Format

Send to:

Choose Destination
See comment in PubMed Commons below
Am J Respir Crit Care Med. 2006 Jan 1;173(1):79-83.

Body mass, fat-free body mass, and prognosis in patients with chronic obstructive pulmonary disease from a random population sample: findings from the Copenhagen City Heart Study.

Author information

  • 1Department of Cardiology and Respiratory Medicine, 253 Hvidovre Hospital, Kettegaard Alle 30, DK-2650 Hvidovre, Denmark. joergen.vestbo@hh.hosp.dk

Abstract

RATIONALE:

Low body mass index (BMI) is a marker of poor prognosis in chronic obstructive pulmonary disease (COPD). In the general population, the harmful effect of low BMI is due to the deleterious effects of a low fat-free mass index (FFMI; fat-free mass/weight(2)).

OBJECTIVES:

We explored distribution of low FFMI and its association with prognosis in a population-based cohort of patients with COPD.

METHODS:

We used data on 1,898 patients with COPD identified in a population-based epidemiologic study in Copenhagen. FFM was measured using bioelectrical impedance analysis. Patients were followed up for a mean of 7 yr and the association between BMI and FFMI and mortality was examined taking age, sex, smoking, and lung function into account.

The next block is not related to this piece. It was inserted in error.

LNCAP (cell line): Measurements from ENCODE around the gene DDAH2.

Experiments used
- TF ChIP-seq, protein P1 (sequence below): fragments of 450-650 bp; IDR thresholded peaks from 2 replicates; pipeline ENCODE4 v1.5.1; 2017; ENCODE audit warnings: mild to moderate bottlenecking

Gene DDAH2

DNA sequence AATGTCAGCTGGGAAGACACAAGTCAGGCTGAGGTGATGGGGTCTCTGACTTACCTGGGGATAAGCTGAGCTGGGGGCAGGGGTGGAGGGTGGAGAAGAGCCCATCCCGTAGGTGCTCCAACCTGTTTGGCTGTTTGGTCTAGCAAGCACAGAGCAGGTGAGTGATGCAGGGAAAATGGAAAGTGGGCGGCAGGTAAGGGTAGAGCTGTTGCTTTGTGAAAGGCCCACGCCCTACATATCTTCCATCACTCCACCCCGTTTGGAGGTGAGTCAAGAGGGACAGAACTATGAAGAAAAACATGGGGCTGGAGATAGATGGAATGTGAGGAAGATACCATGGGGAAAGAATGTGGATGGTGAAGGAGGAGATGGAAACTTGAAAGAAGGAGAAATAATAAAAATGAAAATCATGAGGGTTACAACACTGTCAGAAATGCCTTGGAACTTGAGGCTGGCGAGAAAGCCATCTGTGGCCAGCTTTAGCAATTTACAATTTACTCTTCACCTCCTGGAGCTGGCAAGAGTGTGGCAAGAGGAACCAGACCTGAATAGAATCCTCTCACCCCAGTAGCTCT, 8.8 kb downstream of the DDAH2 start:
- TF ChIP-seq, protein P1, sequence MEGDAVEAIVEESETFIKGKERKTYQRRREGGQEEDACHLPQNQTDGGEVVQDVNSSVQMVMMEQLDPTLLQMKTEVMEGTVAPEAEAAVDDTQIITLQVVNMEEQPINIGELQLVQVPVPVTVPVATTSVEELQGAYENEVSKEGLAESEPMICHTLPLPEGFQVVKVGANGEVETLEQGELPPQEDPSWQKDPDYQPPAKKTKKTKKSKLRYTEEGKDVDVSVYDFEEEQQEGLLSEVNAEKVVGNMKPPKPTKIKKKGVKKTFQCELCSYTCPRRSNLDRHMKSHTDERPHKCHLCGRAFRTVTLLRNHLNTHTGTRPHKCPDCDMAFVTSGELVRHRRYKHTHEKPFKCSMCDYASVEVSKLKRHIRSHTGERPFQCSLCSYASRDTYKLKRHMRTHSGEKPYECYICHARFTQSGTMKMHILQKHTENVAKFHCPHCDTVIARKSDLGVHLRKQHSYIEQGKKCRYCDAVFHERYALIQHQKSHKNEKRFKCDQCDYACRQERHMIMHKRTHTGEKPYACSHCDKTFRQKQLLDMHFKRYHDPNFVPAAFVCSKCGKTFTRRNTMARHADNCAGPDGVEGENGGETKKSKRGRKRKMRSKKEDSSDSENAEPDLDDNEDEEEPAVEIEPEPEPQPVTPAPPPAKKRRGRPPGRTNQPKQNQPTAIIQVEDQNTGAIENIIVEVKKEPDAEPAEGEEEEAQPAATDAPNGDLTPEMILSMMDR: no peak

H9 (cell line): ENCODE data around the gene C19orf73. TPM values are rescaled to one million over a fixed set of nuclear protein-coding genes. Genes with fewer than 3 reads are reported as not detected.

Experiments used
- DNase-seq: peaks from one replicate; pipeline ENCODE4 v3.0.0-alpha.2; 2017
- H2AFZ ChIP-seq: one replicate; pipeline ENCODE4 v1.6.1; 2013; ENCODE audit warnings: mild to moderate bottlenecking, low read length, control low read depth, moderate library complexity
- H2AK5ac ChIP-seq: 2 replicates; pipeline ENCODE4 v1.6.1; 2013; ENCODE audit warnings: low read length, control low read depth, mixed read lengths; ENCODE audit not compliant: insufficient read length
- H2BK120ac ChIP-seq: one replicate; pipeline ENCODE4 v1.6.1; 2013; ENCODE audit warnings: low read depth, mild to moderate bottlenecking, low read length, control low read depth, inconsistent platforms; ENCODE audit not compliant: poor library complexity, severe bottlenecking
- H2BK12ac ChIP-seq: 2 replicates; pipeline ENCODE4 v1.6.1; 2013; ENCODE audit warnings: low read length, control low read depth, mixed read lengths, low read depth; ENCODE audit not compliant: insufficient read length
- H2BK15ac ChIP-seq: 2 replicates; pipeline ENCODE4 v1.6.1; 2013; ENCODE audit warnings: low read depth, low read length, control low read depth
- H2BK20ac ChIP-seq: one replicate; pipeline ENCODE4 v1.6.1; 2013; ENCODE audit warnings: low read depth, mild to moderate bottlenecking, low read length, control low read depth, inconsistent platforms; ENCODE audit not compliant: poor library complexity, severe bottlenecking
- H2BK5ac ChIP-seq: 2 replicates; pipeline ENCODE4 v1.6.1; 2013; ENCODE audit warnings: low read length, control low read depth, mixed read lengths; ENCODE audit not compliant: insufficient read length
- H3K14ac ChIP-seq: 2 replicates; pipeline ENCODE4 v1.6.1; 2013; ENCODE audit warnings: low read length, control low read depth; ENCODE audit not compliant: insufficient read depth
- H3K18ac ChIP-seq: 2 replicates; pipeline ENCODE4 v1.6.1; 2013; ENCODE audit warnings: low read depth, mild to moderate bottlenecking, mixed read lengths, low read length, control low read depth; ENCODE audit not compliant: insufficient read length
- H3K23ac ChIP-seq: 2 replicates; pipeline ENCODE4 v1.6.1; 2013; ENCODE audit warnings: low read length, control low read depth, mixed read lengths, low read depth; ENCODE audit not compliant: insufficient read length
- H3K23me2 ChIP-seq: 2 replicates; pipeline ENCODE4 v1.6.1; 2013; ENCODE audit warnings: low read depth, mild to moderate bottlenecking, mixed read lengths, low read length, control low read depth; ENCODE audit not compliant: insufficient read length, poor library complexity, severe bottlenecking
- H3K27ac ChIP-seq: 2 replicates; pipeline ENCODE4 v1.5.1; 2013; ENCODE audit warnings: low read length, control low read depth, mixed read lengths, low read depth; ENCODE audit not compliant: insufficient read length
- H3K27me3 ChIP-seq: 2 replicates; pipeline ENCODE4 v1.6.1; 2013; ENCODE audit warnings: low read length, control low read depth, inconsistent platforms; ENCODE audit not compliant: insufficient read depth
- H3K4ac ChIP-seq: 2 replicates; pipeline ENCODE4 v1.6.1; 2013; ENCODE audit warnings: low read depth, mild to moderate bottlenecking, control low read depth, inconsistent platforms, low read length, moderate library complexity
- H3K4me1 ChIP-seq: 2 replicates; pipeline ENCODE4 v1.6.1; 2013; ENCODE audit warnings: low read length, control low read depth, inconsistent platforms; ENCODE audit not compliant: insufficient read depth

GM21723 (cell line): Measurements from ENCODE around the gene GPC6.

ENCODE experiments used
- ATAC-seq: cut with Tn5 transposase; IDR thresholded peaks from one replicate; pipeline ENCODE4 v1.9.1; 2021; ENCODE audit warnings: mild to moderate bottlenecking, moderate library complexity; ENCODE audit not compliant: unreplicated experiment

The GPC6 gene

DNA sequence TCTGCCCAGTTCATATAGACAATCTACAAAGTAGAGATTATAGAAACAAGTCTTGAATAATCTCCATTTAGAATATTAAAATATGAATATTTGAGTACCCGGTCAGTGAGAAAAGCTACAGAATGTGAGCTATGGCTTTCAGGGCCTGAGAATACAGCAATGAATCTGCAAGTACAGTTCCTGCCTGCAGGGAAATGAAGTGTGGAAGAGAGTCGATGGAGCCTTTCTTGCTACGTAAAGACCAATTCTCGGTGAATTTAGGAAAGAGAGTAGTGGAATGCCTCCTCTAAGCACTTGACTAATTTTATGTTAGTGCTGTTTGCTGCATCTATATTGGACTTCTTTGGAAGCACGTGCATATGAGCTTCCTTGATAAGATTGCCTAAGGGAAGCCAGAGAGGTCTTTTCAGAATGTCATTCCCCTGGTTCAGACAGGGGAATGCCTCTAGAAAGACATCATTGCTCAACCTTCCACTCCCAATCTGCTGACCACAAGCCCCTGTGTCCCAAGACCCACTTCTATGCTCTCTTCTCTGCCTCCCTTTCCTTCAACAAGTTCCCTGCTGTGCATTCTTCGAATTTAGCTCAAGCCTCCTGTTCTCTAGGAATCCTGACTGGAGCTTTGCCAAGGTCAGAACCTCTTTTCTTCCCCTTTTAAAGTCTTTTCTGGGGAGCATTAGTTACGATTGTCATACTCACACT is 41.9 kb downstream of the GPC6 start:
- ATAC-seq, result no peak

MAIN RESULTS:

The mean FFMI was 16.0 kg/m(2) for women and 18.7 kg/m(2) for men. Among subjects with normal BMI, 26.1% had an FFMI lower than the lowest 10th percentile of the general population. BMI and FFMI were significant predictors of mortality, independent of relevant covariates. Being in the lowest 10th percentile of the general population for FFMI was associated with a hazard ratio of 1.5 (95% confidence interval, 1.2-1.8) for overall mortality and 2.4 (1.4-4.0) for COPD-related mortality. FFMI was also a predictor of overall mortality when analyses were restricted to subjects with normal BMI.

CONCLUSIONS:

FFMI provides information in addition to BMI and assessment of FFM should be considered in the routine assessment of COPD.

PMID:
16368793
[PubMed - indexed for MEDLINE]
PubMed Commons home

PubMed Commons

0 comments
How to join PubMed Commons

    Supplemental Content

    Full text links

    Icon for Atypon
    Loading ...
    Write to the Help Desk